Our farm sits on 13 acres in East Kingston, New Hampshire just minutes from the seacoast.
We are proud to be a part of the Rockingham County Conservation Commission and we maintain the majority of the acreage as conservation land. The land is home to a variety of wildlife and the soil grows incredible Christmas trees. Families have been coming here since the 1980's to choose their perfect tree.
The benefit of live Christmas trees cannot be overstated. When the holidays are over, your real tree can serve as refuge for birds and small animals in winter. Come spring you can cut it up for firewood, or use it to rebuild areas of land. Sprinkle the needles into a small cloth pouch for the beautiful Christmas smell all year long. We will even gladly take your tree back and recycle it for a variety of all natural and helpful purposes.
Each spring, we work hard to plant 2 trees for each one that was cut down the year before. This ensures a continual supply. We mark the spaces left behind when you cut down your tree - you will often see the brightly colored flags marking the remaining tree stumps so our mowers can drive around them safely. We then plant a brand new, baby tree just to the side of the old stump. In a few seasons, the stump will decompose and become soft enough to kick right out of the ground, giving the new tree room to grow. The flag will stay in place until the tree is big enough to be visible to mowers and weed whackers.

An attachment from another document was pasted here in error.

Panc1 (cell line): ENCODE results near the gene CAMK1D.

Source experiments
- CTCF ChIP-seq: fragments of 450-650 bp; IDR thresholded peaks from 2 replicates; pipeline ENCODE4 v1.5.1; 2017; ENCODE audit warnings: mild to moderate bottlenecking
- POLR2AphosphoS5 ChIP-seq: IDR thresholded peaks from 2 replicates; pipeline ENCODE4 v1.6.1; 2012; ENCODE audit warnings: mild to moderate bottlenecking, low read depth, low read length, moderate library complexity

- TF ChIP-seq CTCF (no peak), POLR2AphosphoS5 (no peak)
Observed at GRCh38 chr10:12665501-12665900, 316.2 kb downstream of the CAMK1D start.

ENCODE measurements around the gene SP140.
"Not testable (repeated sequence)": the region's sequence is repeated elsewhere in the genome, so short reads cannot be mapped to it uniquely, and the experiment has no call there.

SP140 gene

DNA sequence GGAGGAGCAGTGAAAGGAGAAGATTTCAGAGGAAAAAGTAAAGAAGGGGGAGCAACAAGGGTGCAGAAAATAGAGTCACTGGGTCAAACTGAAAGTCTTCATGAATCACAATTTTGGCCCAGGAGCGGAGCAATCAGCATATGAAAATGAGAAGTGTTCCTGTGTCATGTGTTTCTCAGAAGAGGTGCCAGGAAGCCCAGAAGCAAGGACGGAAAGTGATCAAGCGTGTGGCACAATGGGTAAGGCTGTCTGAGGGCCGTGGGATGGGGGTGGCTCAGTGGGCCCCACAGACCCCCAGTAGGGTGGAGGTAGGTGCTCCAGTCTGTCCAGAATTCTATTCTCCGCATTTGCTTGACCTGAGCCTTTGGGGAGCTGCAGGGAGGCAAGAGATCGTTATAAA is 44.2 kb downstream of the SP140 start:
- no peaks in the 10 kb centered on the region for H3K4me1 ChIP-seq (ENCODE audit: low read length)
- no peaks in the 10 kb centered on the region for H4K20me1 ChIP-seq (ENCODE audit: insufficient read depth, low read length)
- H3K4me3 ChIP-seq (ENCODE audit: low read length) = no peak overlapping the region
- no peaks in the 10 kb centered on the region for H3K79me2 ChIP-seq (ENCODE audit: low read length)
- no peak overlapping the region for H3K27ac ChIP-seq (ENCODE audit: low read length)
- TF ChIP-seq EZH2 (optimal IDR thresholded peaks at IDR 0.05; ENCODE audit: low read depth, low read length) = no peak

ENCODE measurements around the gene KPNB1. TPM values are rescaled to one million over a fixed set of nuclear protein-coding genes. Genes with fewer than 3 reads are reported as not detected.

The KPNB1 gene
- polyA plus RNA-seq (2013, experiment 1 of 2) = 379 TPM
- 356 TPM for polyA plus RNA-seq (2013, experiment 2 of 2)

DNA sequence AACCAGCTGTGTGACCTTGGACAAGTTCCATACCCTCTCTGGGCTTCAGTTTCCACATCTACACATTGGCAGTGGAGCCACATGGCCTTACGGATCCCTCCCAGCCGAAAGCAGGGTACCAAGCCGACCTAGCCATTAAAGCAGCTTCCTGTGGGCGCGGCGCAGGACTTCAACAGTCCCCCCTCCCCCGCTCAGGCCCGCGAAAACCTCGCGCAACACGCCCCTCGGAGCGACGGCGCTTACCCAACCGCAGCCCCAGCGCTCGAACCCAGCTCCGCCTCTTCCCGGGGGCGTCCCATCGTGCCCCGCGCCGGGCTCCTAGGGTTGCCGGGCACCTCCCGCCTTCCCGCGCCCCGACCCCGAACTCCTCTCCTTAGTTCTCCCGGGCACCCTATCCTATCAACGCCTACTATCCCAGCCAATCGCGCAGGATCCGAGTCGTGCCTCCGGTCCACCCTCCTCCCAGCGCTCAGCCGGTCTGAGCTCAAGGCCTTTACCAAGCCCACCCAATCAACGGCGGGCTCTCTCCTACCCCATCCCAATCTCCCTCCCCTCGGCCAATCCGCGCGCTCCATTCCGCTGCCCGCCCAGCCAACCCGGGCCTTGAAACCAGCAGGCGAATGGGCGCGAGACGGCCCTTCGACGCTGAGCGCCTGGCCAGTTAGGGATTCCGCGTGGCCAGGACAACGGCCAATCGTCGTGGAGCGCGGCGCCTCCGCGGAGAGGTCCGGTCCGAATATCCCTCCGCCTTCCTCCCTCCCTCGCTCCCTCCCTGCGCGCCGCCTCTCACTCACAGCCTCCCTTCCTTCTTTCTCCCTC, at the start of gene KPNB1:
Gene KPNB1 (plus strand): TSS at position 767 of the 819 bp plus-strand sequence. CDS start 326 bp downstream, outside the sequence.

Every year, one acre of trees consumes about the same amount of carbon dixoide produced by a car driven for 26,000 miles. Those same trees produce enough oxygen for 18 people to breathe for a year.
We feel really good about being a part of that process.
Our beautiful barn was once part of the UNH Equine Husbandry program dating back to the 1800's. When you drive out back at Christmastime you will see our antique blacksmith shop. Originally postioned on the road (now route 108) the building is said to be the oldest remaining blacksmith shop in the region. We welcome visitors into the shop in the winter for a warm fire, hot cocoa, and a variety of local crafts and goods for sale.